The Torqued Wrench: Eating from the tech story tree
The fruit of the story tree must be eaten, even if some manufacturers would rather it rot on the ground, waiting for harvest
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ANNECY, France (VN) — This week is a window of opportunity; a slice of time between the mayhem of the Giro and the madness of the Tour when my story tree has ripened to perfection, and all I need to do is stand around and wait for its fruit to fall on my head.
For media and fans, June is a month of continuously building expectation. The collective cycling family looks longingly towards the month of July, the season’s entrée, while nibbling on delicious Dauphiné and Tour du Suisse appetizers. Like a good appetizer should, they only make us hungrier. These races are for riders to test their form, put a final sharp edge on their weaponry, and scope the strengths and weaknesses of their great rivals ahead of the biggest race of the year. It’s a period of poker faces, sharp jabs and the occasional left hook — none of which may matter in the month of July.
Behind the scenes, though, another side of the cycling world is suiting up. Cycling’s biggest brands use the Tour to formally roll out next year’s goods — everything from helmets to clothing to frames. And why not? If eyeballs are the goal, you won’t find more than at or near the Tour de France. Viewership on our own site begins a steady tilt upwards at the end of June, for both Tour and non-Tour content. Brands want in on that action.
The timing is perfect given the modern product cycle. Model year 2013 gear has now been finalized, is entering the production phase, and will begin hitting shelves shortly after the Tour ends. Debuting a product just as the Tour begins, with the world watching, provides a perfect month-or-two-long build-up before shelves are stocked.
So launches are scheduled, invites sent out, and the world’s media jumps on board. Flights are covered, getting journalists to France without putting a dent in already-tight travel budgets — a bit of extra incentive to attend. Not me, though. I’m already here, hanging out under my tree.
In an ideal world, for the brands in question anyway, the big launch goes off without a hitch. Stories go up on all the major websites, buzz is generated, orders are made, accounts filled.
But it doesn’t always work like that.
Professional bike racing is still full of human pilots, men and women who are quite particular about their own equipment and not keen to make wholesale changes before an important event. Everything must be tested, retested, and then finally raced. But that first race sure as hell isn’t going to be the Tour.
That’s where my little Dauphiné tech Story Tree comes in. The early-June mini-Tour here in France and the Tour du Suisse across the border offer more than just an opportunity to fine tune the human engines. Both races offer the very same for equipment: a last chance to put riders on the gear they’ll be using in July. The weeklong stage races are proving grounds — pass/fail courses for products.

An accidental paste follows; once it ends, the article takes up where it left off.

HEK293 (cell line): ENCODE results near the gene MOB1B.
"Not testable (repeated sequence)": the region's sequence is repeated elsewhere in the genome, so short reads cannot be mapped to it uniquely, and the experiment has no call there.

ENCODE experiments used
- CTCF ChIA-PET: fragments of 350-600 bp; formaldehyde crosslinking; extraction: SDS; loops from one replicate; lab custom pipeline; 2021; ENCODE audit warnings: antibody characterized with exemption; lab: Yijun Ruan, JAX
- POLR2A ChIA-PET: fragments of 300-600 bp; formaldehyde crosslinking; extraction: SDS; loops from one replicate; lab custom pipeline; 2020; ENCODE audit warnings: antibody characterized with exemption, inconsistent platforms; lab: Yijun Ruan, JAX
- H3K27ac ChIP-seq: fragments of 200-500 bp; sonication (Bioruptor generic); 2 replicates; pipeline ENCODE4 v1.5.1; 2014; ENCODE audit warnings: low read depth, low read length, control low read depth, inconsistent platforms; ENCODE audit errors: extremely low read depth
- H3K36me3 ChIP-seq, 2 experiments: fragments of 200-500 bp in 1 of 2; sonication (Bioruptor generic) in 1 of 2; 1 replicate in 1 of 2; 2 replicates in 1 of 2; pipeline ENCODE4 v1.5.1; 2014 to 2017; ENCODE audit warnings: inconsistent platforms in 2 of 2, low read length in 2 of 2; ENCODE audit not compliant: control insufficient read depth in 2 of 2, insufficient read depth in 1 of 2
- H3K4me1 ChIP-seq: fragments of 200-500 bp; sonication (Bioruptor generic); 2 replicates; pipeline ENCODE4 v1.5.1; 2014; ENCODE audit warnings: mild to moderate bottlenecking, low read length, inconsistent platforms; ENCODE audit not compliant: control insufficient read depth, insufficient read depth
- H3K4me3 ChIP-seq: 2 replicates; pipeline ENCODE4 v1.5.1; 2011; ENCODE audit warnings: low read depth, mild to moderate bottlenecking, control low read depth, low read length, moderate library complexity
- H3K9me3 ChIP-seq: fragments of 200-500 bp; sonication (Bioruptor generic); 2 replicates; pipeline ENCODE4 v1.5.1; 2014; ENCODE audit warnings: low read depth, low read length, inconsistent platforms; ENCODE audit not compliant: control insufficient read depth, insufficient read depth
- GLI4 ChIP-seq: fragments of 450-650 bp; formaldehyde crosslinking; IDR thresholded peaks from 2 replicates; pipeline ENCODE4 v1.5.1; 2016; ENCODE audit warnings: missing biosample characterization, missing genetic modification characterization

In other words, most of what will be officially debuted just before the Tour, with great fanfare and rooms full of journalists flown in from all over the world taking detailed notes while staring at intriguing power point presentations and writing multi-page tech stories, all those products are already being raced here in France. It’s already out in the public eye. They’re sitting up in the Story Tree, ripening, waiting for the right camera and notebook to walk by so they can fall into the Internet.
In some cases, the “soft” launch, characterized by spy photos and little confirmed information, is intentional. That is most likely the case with the Trek Madone 7 we covered on Monday. It is highly improbable that Trek thought they could put seven brightly painted frames with funky brakes out in public and nobody would notice. It took no great skill or knowledge to find that story; in fact it’s safe to say that I would be the worst reporter on planet Earth had I not picked up on it.
No, Trek expected someone like me to be at the start that day. At the very least, they expected grainy camera phone photos zipping around Twitter, building a slow buzz for their official launch later this month.
Trek staff would not provide any concrete details, or even allow me to take one of the bikes out of the team area to shoot better photos. To keep the launch “soft,” the available information needed to be kept to a minimum. Shimano did the exact same thing when we shot its Dura-Ace 9000 group at the Giro. Both stories had to be an appetizer, not an entrée. With only my own observations to go off of, that’s what they ended up being.
In other cases, some brands seem to have forgotten that their riders perform in public, and that there is a roving band of keen-eyed tech reporters (not to mention many more keen-eyed fans) intent on spotting their latest and greatest. These releases do not fit the soft launch mold; they catch brands by surprise, they mess with release timetables, with pre-set marketing schedules and media events. They cause freak-outs, demands to remove stories, and threats to pull ad dollars, which in turn cause much sweating of media sales reps and much laughter around editorial board tables.
This reaction is usually due to awareness that the company has one shot to make a splash, an understanding that it is not big enough, or doesn’t have a large enough marketing budget, to generate buzz twice. Or that it simply doesn’t have an entrée, it only has an appetizer. The brand wants to bring whatever its new product is to the table on its own terms.
That’s completely understandable, but it doesn’t change the facts of life in the information age. Include race testing in your release timelines, bike companies, because I like the shade under this here tree and if your fruit falls in my lap, it’s going to get eaten.